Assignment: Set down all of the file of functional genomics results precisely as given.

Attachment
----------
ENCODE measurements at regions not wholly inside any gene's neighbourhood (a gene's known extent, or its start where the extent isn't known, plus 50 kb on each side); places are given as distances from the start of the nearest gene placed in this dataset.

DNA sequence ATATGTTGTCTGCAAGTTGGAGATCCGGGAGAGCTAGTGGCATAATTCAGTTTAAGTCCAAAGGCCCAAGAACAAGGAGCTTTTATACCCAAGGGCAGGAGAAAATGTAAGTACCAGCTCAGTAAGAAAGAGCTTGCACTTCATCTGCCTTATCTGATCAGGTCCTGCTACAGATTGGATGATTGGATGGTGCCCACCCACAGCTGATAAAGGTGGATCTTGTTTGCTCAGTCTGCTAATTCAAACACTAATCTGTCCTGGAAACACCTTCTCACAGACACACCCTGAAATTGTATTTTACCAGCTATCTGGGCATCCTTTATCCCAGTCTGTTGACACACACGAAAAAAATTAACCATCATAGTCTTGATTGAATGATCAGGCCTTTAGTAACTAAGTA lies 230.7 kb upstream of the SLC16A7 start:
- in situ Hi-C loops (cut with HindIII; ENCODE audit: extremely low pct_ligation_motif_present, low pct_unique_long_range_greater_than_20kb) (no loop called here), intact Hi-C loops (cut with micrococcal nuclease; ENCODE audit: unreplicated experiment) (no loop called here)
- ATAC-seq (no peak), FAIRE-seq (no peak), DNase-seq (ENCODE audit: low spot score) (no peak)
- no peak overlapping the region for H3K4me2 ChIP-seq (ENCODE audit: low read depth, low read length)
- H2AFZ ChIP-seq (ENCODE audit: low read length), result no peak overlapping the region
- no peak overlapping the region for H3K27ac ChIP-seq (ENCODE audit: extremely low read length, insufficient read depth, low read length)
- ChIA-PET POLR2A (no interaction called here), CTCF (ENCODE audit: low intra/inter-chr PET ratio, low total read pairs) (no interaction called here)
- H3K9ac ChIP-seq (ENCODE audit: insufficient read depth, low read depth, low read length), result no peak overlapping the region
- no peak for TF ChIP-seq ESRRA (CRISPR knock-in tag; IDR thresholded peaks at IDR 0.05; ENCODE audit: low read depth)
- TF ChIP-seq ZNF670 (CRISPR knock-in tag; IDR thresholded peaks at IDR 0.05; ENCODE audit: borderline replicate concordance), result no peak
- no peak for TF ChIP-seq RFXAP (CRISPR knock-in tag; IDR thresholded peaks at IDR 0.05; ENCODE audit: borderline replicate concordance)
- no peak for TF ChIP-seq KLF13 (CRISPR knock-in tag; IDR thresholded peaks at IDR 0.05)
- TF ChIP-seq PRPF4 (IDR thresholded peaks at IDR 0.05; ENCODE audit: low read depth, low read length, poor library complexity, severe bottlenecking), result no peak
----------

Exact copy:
ENCODE measurements at regions not wholly inside any gene's neighbourhood (a gene's known extent, or its start where the extent isn't known, plus 50 kb on each side); places are given as distances from the start of the nearest gene placed in this dataset.

DNA sequence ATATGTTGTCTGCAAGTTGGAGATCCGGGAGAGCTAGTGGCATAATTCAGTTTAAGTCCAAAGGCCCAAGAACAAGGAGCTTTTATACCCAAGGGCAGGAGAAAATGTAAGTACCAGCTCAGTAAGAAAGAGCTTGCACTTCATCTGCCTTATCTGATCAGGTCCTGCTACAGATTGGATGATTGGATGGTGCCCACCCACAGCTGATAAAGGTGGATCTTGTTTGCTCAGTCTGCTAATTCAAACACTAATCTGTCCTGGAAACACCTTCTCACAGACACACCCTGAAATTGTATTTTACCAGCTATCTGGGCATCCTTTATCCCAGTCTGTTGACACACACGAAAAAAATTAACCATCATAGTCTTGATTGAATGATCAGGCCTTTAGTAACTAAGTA lies 230.7 kb upstream of the SLC16A7 start:
- in situ Hi-C loops (cut with HindIII; ENCODE audit: extremely low pct_ligation_motif_present, low pct_unique_long_range_greater_than_20kb) (no loop called here), intact Hi-C loops (cut with micrococcal nuclease; ENCODE audit: unreplicated experiment) (no loop called here)
- ATAC-seq (no peak), FAIRE-seq (no peak), DNase-seq (ENCODE audit: low spot score) (no peak)
- no peak overlapping the region for H3K4me2 ChIP-seq (ENCODE audit: low read depth, low read length)
- H2AFZ ChIP-seq (ENCODE audit: low read length), result no peak overlapping the region
- no peak overlapping the region for H3K27ac ChIP-seq (ENCODE audit: extremely low read length, insufficient read depth, low read length)
- ChIA-PET POLR2A (no interaction called here), CTCF (ENCODE audit: low intra/inter-chr PET ratio, low total read pairs) (no interaction called here)
- H3K9ac ChIP-seq (ENCODE audit: insufficient read depth, low read depth, low read length), result no peak overlapping the region
- no peak for TF ChIP-seq ESRRA (CRISPR knock-in tag; IDR thresholded peaks at IDR 0.05; ENCODE audit: low read depth)
- TF ChIP-seq ZNF670 (CRISPR knock-in tag; IDR thresholded peaks at IDR 0.05; ENCODE audit: borderline replicate concordance), result no peak
- no peak for TF ChIP-seq RFXAP (CRISPR knock-in tag; IDR thresholded peaks at IDR 0.05; ENCODE audit: borderline replicate concordance)
- no peak for TF ChIP-seq KLF13 (CRISPR knock-in tag; IDR thresholded peaks at IDR 0.05)
- TF ChIP-seq PRPF4 (IDR thresholded peaks at IDR 0.05; ENCODE audit: low read depth, low read length, poor library complexity, severe bottlenecking), result no peak